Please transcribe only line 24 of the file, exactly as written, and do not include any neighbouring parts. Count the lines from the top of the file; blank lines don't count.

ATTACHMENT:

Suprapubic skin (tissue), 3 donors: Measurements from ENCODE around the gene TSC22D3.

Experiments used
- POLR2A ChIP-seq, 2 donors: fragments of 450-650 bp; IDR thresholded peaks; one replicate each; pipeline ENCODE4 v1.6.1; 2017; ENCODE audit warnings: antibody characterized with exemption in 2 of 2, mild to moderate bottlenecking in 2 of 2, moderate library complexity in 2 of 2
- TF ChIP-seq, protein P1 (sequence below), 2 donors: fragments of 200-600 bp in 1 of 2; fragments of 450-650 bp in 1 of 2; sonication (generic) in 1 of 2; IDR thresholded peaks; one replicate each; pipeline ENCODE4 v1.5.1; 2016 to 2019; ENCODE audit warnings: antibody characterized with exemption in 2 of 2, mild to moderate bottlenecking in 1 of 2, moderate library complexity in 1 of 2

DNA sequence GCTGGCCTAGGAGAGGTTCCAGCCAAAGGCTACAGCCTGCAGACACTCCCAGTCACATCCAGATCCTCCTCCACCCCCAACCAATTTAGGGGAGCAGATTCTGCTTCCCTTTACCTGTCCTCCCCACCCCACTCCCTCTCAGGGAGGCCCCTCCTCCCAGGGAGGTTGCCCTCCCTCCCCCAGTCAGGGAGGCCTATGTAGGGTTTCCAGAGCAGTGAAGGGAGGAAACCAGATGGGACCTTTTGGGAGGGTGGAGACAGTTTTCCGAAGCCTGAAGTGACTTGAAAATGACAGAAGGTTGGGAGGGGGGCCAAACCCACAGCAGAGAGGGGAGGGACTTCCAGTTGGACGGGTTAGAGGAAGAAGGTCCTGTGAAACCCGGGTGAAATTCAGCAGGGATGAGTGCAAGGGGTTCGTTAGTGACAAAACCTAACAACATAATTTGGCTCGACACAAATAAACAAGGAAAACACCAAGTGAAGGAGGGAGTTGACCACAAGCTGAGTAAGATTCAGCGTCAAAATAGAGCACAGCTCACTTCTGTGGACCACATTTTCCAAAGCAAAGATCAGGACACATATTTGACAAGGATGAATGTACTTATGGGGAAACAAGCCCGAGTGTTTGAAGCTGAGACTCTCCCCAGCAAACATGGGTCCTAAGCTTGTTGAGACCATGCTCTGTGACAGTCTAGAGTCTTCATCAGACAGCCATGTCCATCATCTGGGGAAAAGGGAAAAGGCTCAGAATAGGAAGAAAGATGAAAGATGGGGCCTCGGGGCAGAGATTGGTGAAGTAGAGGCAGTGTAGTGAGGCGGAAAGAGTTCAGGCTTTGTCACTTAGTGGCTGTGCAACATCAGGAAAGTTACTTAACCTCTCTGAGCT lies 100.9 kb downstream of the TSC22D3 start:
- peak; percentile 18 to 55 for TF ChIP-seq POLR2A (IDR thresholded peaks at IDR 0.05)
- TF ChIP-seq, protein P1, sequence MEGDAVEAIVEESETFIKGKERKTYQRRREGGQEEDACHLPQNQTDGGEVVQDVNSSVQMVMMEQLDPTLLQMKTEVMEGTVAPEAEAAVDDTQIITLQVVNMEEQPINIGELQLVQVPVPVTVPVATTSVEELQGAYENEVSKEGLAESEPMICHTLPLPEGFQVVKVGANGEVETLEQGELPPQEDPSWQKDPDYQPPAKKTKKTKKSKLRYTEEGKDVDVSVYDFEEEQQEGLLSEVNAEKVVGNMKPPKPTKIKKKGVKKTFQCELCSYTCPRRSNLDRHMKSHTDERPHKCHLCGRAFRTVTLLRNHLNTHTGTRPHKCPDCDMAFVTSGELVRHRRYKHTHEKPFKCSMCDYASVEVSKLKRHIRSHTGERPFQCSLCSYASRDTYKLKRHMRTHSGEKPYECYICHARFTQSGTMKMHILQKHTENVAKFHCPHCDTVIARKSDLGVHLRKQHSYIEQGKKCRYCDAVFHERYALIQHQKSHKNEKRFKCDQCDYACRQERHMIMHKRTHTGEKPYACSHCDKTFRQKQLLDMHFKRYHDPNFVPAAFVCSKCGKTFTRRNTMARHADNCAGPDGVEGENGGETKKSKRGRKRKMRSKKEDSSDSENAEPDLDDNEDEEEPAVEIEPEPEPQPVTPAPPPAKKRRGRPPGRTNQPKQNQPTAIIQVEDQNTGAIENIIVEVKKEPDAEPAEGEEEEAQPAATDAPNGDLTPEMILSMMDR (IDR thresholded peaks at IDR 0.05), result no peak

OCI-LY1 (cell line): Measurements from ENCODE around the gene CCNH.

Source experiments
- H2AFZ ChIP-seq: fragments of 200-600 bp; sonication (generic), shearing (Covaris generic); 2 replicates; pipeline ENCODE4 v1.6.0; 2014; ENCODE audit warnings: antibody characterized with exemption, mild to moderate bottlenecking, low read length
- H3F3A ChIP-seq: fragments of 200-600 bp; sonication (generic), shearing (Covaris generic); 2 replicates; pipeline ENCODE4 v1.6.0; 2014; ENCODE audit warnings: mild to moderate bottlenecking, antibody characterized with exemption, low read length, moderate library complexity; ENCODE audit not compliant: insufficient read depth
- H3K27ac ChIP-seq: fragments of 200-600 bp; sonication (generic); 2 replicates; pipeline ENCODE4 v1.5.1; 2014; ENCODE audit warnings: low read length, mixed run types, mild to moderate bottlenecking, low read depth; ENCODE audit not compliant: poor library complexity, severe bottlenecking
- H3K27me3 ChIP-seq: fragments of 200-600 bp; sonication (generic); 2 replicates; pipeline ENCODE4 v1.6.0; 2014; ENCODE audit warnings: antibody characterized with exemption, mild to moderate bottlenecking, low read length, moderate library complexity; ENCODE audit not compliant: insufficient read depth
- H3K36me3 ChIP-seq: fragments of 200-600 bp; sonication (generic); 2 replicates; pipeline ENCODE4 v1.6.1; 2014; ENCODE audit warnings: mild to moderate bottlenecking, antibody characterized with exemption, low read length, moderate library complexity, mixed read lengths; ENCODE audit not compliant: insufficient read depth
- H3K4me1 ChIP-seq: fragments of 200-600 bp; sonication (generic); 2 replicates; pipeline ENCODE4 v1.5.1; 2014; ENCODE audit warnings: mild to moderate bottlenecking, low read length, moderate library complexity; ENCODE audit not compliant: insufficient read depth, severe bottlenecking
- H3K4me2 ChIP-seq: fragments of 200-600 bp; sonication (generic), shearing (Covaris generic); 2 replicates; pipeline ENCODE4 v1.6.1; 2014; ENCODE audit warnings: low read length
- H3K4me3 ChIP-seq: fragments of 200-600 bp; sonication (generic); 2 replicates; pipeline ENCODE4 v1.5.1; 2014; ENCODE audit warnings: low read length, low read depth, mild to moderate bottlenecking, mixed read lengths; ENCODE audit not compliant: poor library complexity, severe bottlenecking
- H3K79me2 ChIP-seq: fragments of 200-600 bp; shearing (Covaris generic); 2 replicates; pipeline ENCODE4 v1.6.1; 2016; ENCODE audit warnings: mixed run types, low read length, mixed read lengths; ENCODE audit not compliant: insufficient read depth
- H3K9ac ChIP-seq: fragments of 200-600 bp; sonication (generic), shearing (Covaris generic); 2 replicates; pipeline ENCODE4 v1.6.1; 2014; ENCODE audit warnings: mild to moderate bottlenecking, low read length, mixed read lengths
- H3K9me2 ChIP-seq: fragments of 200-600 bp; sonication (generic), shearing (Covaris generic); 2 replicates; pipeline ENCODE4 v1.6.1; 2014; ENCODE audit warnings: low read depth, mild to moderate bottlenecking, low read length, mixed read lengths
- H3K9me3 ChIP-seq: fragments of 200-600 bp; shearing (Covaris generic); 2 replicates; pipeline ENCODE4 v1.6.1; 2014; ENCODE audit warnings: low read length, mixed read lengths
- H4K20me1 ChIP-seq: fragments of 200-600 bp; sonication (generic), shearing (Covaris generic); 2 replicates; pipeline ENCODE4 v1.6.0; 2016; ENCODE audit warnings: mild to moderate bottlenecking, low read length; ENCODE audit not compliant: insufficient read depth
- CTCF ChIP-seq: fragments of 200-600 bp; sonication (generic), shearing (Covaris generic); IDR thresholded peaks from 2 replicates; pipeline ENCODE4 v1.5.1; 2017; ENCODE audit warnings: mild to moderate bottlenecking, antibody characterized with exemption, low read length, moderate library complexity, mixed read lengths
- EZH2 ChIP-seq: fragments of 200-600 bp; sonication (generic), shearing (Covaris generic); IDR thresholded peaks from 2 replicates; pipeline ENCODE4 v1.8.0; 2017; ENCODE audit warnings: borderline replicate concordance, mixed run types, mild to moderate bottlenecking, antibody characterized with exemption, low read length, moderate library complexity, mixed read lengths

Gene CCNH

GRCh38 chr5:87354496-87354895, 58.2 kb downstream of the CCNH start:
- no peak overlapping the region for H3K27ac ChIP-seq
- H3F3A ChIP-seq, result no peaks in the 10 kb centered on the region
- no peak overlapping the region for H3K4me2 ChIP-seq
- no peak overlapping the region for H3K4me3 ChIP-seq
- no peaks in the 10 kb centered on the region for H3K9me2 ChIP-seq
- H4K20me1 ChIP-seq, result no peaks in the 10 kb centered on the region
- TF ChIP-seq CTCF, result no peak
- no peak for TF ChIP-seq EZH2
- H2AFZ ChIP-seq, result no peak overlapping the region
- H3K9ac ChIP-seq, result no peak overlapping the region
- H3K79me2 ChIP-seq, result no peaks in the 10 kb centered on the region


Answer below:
- EZH2 ChIP-seq: fragments of 200-600 bp; sonication (generic), shearing (Covaris generic); IDR thresholded peaks from 2 replicates; pipeline ENCODE4 v1.8.0; 2017; ENCODE audit warnings: borderline replicate concordance, mixed run types, mild to moderate bottlenecking, antibody characterized with exemption, low read length, moderate library complexity, mixed read lengths